Throughout the years, from time to time, this column has shared with you a story written by a beloved pet’s owner-guardian. The story of Moli is told with his “mother’s” permission and request. The following is a heartwarming representation of a “love story” that will touch the hearts of anyone of us who have felt this deep love and connection with a pet. Enjoy.
Yes, Moli was different.
Moli was born in the vicinity of a small shopping center in the capital city of Nuku’alofa in Tonga in the South Pacific. His mother had been killed while she carried him to a safer location. The owners of a nearby restaurant rescued him and had laid out a box of shredded newspapers with a sign “Free Kitten.”
He was an orange tabby with a white face and white socks, and I named him Moli which is the Tongan word for orange. That was in 1999.
I adopted Moli to share our home with our two other cats, Ana from Guyana in South America and MezzyTwo from New Mexico.
When Moli and I arrived at home, my two female cats had quite a few questions and comments.
Why do we need another cat at our house?
Does he have a name?
Will he be your favorite?
We don’t want a boy cat.
Can we give him back?
I was frequently asked, are Tongan cats different in any way? So proud was I to tell people that Moli was from Tonga in the South Pacific! I would have liked to research his DNA and ancestry to find out exactly how he had gotten to Tonga. Where did his ancestors come from? How were they brought to the Tongan islands or islands nearby before reaching Tonga?
Different? Yes, Moli proved to be different. He was the best companion, confidant and friend ever. He was a perfect flight passenger, crossing the Pacific Ocean once and the Atlantic three times, traveling in the business class cabin right next to us. He had a very complicated surgery, perineal urethrostomy to remove stones from his bladder and recovered in record time. His tail would double in size when he was called “Molly.” He was the big brother to all our cats.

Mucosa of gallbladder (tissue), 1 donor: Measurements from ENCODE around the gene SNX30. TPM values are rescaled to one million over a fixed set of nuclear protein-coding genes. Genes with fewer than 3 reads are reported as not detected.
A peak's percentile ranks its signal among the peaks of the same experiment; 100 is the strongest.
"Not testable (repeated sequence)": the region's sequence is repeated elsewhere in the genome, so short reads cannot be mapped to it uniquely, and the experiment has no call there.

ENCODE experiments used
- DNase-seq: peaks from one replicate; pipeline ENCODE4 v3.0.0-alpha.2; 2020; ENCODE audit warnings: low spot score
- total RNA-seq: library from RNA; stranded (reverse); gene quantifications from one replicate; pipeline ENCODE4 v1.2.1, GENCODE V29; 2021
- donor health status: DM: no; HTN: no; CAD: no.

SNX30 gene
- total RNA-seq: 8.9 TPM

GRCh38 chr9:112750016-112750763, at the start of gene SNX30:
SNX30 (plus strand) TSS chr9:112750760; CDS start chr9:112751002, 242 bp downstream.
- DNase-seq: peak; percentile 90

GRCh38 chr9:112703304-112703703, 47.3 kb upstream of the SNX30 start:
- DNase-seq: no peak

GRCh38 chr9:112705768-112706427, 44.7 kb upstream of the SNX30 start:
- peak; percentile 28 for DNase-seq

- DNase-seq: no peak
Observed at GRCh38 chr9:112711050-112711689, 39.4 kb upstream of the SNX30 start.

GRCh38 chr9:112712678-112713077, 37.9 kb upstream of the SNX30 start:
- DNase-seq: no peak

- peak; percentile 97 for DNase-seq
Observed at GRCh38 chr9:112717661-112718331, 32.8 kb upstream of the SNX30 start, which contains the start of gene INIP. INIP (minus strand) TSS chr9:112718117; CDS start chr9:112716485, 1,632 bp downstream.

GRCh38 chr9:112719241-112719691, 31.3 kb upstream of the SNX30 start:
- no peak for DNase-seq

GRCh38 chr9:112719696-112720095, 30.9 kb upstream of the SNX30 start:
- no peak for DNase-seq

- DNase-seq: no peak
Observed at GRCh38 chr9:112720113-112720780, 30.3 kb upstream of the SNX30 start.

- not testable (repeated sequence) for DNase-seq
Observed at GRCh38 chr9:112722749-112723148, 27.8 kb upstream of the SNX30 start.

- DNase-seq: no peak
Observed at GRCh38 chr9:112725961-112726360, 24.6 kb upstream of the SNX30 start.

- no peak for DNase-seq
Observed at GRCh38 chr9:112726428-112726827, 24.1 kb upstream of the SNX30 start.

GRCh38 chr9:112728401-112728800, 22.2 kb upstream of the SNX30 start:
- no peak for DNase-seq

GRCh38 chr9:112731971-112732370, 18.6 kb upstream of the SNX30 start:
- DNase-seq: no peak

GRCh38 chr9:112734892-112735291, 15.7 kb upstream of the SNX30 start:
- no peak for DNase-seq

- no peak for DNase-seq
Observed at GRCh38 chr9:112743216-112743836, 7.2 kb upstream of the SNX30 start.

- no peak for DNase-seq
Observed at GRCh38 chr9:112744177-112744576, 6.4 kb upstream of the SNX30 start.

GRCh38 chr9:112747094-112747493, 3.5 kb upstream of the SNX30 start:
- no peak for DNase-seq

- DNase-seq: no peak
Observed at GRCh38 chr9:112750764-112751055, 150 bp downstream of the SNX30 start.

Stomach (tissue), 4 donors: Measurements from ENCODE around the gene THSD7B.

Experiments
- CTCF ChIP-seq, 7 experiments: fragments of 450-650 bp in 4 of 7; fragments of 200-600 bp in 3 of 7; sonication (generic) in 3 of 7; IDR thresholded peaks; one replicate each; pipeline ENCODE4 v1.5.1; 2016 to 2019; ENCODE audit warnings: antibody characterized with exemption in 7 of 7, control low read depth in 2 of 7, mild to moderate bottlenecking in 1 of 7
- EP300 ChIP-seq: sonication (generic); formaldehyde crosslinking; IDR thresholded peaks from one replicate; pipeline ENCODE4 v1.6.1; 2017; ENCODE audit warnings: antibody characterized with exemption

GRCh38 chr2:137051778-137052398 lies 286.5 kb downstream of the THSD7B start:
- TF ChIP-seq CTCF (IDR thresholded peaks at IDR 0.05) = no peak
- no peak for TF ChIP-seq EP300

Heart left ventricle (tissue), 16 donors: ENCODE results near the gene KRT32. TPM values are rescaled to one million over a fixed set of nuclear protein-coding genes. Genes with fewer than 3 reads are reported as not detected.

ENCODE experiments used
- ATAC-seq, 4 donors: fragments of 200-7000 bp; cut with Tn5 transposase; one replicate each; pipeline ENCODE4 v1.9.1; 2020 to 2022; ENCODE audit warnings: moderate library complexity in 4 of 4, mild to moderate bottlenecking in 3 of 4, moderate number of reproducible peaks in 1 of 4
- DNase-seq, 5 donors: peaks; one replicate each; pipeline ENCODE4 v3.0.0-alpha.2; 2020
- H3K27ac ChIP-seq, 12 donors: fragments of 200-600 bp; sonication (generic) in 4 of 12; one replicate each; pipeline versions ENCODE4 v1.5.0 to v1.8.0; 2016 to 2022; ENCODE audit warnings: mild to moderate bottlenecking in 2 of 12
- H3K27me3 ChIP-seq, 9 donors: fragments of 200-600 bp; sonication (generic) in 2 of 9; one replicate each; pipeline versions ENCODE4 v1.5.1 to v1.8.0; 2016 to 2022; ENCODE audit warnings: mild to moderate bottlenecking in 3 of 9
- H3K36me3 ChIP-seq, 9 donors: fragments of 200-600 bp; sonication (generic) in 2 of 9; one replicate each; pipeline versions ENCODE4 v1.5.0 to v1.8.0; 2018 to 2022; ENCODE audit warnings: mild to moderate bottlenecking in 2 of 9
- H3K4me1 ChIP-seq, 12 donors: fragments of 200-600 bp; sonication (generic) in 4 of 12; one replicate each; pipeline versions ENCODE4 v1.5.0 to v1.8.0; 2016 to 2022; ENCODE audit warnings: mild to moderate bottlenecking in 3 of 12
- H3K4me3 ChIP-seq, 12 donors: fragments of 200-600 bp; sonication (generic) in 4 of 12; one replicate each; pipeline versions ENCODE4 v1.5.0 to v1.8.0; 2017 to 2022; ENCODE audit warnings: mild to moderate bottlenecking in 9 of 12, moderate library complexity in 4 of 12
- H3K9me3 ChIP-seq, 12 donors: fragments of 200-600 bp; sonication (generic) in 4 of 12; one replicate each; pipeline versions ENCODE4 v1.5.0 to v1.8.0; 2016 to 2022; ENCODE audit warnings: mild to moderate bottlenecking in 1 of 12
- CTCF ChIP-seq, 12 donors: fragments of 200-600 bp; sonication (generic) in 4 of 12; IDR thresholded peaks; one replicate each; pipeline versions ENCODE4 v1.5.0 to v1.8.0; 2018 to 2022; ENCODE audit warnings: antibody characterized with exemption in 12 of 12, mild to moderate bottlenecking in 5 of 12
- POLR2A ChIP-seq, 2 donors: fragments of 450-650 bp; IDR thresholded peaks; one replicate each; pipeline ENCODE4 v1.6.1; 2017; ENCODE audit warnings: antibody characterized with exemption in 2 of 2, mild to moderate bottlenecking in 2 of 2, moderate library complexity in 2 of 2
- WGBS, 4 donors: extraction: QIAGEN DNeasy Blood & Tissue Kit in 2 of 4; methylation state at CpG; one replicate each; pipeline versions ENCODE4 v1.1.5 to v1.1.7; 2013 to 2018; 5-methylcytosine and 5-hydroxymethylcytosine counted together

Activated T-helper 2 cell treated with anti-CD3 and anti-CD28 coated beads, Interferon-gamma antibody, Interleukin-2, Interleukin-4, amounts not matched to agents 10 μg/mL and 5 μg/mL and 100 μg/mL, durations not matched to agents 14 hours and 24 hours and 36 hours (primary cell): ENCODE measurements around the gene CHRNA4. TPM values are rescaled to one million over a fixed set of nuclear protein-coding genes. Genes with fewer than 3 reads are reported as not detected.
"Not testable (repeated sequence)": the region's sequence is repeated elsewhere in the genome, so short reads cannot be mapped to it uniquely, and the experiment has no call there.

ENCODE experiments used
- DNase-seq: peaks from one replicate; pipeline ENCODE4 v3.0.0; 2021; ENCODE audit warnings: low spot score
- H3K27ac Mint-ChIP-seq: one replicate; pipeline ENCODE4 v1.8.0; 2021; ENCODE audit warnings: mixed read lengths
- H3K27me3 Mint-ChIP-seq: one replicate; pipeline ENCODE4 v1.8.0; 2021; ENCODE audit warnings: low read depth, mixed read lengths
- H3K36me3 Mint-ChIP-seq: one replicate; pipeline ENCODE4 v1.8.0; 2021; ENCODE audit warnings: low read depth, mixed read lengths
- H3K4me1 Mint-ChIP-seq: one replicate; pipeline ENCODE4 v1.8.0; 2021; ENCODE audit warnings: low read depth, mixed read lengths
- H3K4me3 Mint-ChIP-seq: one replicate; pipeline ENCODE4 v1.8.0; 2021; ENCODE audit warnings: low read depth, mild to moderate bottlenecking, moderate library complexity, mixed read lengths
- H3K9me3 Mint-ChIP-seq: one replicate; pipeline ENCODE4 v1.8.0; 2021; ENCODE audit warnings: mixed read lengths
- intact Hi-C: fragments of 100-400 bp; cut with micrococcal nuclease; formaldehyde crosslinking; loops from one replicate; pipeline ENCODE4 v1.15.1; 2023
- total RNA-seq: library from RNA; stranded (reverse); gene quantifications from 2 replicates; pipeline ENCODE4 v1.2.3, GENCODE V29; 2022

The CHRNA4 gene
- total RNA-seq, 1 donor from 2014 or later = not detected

Recently, seemingly overnight, Moli became blind. He was 18 years of age, but different and tough as he was, he had already used his instincts to find his way around our home. After visiting our veterinarian, he warned me that caring for a blind cat would be a challenge requiring a lot more energy and time. However, there was no question that I would make whatever accommodations for dear Moli. Perhaps we can keep him with us for another few years, our vet told me.
Moli had other plans. A day later without fuss or complaint, he left us unexpectedly. I still see him here and there in our home, and I expect him to come to the breakfast table for his butter treat.
Yes, Moli was different. He was also thoughtful. He would have said to me these exact words,
from the tender poem of Isla Paschal Richardson:
Nor speak of me with tears,
But laugh and talk of me
As if I were beside you.
I love you so –
‘twas Heaven here with you.
Novella Wheaton Nied, El Prado
Special Reminder…..If you have puppies or your pet is about to give birth, you can call or email me to make arrangements for transport to foster care for the pups. Please, no more Walmart giveaways. This past week I took puppies from the Pueblo for transport to Colorado. Thank you, Colorado Puppy Rescue and Pat Steele for making the arrangements. Just received word today that all pups were adopted...YES!
For information or to leave a tip regarding animal welfare, contact firstname.lastname@example.org or (575) 613-3448.